Day by day we discover the art exhibitions in Venice and today we take off hat to our fellow Valery Koshlyakov who is back to Venice 14 years later, after he has been a part of the 50th Biennale.
Utopia followed by inevitable fall of splendor is cleverly presented within the walls of Ca’ Foscari Exposition Palace which is beginning to crumble away with age. You take stone stairs with visible cracks to watch the grandiose paintings and fragile sculptures exhibited. Looking at the painting, noticing the details, you recognize the monuments of great civilizations but they are blurred, like a miracle or a daydream. Was it Kremlin? St Peter’s Cathedral in the center of the gigantic composition?
Koshlyakov flavours his works with the social classicism details and he doesn’t make too much of rich material. Even though we are in magnificent Venice the artist prefers cardboard to canvas, joining the pieces with scotch that makes the artwork huge but fragile.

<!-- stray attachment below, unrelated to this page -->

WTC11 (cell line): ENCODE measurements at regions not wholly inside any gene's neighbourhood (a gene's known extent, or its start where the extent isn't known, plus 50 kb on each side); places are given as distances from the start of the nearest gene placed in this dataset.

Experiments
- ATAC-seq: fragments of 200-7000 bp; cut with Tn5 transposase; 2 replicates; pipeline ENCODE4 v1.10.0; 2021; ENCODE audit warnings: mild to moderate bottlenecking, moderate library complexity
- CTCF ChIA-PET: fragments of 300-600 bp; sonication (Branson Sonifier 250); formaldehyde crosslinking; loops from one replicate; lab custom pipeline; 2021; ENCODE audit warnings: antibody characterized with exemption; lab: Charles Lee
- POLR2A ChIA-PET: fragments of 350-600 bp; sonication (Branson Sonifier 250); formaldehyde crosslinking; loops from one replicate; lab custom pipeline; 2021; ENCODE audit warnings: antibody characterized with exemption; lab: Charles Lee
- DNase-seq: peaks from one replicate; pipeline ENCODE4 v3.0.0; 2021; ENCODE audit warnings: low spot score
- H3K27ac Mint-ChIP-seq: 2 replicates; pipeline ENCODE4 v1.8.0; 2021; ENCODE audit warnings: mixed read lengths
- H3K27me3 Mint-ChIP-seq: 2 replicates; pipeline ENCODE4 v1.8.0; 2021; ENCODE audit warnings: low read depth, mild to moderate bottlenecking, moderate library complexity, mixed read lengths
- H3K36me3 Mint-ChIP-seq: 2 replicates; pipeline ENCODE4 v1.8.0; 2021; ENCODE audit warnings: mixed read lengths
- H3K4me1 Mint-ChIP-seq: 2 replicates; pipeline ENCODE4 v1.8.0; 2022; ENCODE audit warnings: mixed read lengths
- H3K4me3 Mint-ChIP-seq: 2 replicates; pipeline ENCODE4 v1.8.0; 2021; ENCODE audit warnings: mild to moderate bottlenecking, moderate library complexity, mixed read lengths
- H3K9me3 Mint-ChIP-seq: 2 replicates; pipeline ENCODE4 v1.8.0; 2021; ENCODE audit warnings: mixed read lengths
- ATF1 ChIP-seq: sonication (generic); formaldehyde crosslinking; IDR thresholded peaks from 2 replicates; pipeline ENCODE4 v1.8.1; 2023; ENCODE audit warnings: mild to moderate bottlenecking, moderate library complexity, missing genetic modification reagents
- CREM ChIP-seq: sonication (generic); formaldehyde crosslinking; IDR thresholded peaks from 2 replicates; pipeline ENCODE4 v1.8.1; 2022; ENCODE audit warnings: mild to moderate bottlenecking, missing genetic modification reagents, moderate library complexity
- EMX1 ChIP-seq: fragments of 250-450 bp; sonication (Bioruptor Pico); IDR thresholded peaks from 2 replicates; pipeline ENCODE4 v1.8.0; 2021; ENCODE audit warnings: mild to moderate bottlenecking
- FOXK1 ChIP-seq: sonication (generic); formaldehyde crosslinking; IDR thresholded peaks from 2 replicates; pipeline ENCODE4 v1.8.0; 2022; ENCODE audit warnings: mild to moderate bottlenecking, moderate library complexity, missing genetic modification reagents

Standing at one of the small venetian bridges you can catch yourself thinking of a city with a deep history behind, one generation has died out during the plague for new generation to come, imagine if the underworld of Venice might cherish the memories of it, the priceless heritage and the alluring beauty of Venice attracts the whole world, it seems unstoppable, eternal and powerful but the city is slowly disappearing in water and its backbones can become a ghost-city just in several decades. It seems fragile as well.
Valery Koshlyakov is considered one of the most important contemporary russian artists, he has been and is exhibited in Louvre, Centre Pompidou, Guggenheim Museum, Tretyakov Gallery, Pushkin Museum and Museum of Russian Impressionism.